Energy executives lament Trump tariffs as costs rise on pipeline projects

HOUSTON (Reuters) – U.S. President Donald Trump’s proposal to double tariffs on steel and aluminum from Turkey could push up costs even further for domestic oil and gas pipeline projects, as energy executives said they were already struggling from earlier tariff rises.

FILE PHOTO: A vehicle drives next to a series of pipes at a Dakota Access Construction site near the town of Cannon Ball, North Dakota, U.S., on October 30, 2016. REUTERS/Josh Morgan/File Photo

There are more than a dozen U.S. energy pipelines on the drawing board, some of which are still seeking financing. The projects would pave the way for greater U.S. oil and gas exports and relieve a bottleneck in West Texas shale fields that is starting to pinch output in the region.

Turkey delivers just 4 percent of steel mill imports, valued about $1.18 billion last year, according to the U.S. Department of Commerce. But doubling tariffs on a supplier could force buyers to turn to other steel makers and, in turn, lift steel prices that have already ballooned in recent months.

On Friday, Trump authorized a doubling of tariffs on Turkish steel and aluminum imports – to 50 percent and 20 percent, respectively – ratcheting up a diplomatic dispute with the NATO-member country.

The Trump administration’s original move in March to raise tariffs on most steel and aluminum imports was proposed to safeguard U.S. jobs against overseas rivals.

That had already added $40 million to the cost of a Plains All American (PAA.N) crude oil pipeline that will use steel supplied by a Greek company, Plains executives said.

“We are moving forward with the project, but believe that imposing a tax on pre-existing orders is unjust, especially considering the specific materials we purchased abroad were not readily available in the U.S.,” Willie Chiang, Plains’ chief operating officer, said on Tuesday.

The trade actions “threaten important energy infrastructure projects,” said Catherine Landry, a vice president at trade group Interstate Natural Gas Association of America. Companies were “being unfairly punished for participating in international trade,” she said.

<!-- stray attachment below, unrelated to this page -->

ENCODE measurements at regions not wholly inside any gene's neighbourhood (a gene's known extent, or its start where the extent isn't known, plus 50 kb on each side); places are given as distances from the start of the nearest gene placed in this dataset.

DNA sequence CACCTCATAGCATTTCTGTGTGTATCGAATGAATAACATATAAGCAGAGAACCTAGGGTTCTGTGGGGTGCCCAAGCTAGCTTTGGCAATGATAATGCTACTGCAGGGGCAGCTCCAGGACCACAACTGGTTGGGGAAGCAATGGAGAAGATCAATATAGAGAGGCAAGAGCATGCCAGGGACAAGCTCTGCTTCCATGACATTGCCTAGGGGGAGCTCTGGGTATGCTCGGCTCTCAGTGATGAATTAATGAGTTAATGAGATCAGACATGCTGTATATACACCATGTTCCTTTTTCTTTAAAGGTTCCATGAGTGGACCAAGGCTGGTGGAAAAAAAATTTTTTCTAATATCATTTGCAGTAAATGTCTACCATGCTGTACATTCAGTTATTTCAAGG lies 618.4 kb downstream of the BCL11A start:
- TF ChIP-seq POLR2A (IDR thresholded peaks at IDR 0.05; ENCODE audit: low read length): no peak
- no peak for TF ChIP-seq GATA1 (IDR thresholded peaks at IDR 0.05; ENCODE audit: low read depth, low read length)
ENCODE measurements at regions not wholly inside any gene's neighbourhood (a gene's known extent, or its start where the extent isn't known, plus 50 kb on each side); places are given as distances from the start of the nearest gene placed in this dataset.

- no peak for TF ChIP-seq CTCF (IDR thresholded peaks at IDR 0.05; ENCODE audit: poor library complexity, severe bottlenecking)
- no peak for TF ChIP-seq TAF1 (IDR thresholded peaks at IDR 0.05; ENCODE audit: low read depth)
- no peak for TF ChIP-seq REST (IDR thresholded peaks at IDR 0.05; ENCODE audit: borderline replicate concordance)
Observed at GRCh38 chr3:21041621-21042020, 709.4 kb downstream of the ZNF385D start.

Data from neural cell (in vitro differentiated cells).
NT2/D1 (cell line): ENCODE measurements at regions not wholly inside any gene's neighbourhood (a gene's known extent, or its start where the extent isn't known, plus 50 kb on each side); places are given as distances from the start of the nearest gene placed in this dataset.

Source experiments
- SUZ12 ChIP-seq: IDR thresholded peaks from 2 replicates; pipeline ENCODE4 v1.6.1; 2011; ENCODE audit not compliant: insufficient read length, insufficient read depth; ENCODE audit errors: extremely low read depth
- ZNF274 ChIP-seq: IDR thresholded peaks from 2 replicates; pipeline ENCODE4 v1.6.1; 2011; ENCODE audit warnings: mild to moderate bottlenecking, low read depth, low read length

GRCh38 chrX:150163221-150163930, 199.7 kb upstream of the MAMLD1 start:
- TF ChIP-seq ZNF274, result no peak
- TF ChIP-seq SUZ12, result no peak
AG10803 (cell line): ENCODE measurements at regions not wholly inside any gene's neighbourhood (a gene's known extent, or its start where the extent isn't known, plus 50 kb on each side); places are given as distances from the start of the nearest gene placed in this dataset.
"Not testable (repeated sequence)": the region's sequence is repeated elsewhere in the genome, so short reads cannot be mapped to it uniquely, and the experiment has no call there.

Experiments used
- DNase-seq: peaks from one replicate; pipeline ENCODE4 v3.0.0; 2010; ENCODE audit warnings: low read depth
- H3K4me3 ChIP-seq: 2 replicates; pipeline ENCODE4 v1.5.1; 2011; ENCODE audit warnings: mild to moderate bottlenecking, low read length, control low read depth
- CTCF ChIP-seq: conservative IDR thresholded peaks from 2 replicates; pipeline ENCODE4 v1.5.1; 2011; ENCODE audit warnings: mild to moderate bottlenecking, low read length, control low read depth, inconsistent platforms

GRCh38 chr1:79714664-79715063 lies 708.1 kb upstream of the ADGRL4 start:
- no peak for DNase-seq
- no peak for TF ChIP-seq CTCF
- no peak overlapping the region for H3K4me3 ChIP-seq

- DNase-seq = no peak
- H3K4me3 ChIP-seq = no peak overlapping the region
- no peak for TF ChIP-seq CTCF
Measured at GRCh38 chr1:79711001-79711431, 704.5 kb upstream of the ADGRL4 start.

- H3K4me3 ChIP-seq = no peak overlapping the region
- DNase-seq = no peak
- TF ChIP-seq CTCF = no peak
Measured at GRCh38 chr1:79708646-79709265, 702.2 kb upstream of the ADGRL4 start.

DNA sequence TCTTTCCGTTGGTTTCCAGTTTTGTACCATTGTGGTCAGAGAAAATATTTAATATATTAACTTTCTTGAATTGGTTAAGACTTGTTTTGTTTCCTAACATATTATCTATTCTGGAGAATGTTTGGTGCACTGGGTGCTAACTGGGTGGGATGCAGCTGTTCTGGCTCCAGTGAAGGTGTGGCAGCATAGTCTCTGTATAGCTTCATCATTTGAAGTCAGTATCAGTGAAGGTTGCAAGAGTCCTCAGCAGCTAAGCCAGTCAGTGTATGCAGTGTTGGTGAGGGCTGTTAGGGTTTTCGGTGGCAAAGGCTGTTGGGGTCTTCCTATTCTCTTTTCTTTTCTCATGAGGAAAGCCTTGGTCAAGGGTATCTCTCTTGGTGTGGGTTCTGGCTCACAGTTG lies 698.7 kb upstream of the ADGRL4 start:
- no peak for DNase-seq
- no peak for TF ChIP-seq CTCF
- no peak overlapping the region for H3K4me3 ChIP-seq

Kinder Morgan Inc (KMI.N), the second largest North American pipeline operator, had already ordered nearly half of the specialized pipe needed for its Gulf Coast Express project from Turkish steel maker Borusan Mannesmann (BRSAN.IS) before the original tariff went into effect, spokeswoman Sara Hughes said.

The Houston-based company on Friday declined to comment on the impact on the project of the doubling of the tariff. The $1.75 billion Gulf Coast Express is a natural gas line being constructed from West Texas to the U.S. Gulf Coast.

Kinder Morgan had applied to the U.S. Commerce Department for an exemption to the original, 25 percent tariff but had not yet received a decision, the spokeswoman added.

Alan Madison, a spokesman for Borusan Mannesmann’s U.S. subsidiary, said the company and its Turkish parent were still studying Trump’s new proposal and declined to comment further.

The Turkish currency fell more than 18 percent on Friday, increasing its costs to import raw materials, but making exports relatively cheaper.

“The Turks can export to many other countries, but with a weak lira, their products become cheaper to buy. The cheap lira actually can help increase their export volume,” said George Gero, a managing director at RBC Wealth Management who follows metals markets.

Steel futures on Friday were up 1 percent at $907 per ton on the New York Mercantile Exchange, but are up 46 percent from $621 per ton a year ago.

Reporting by Collin Eaton; additional reporting by Renita D. Young, Editing by Rosalba O’Brien

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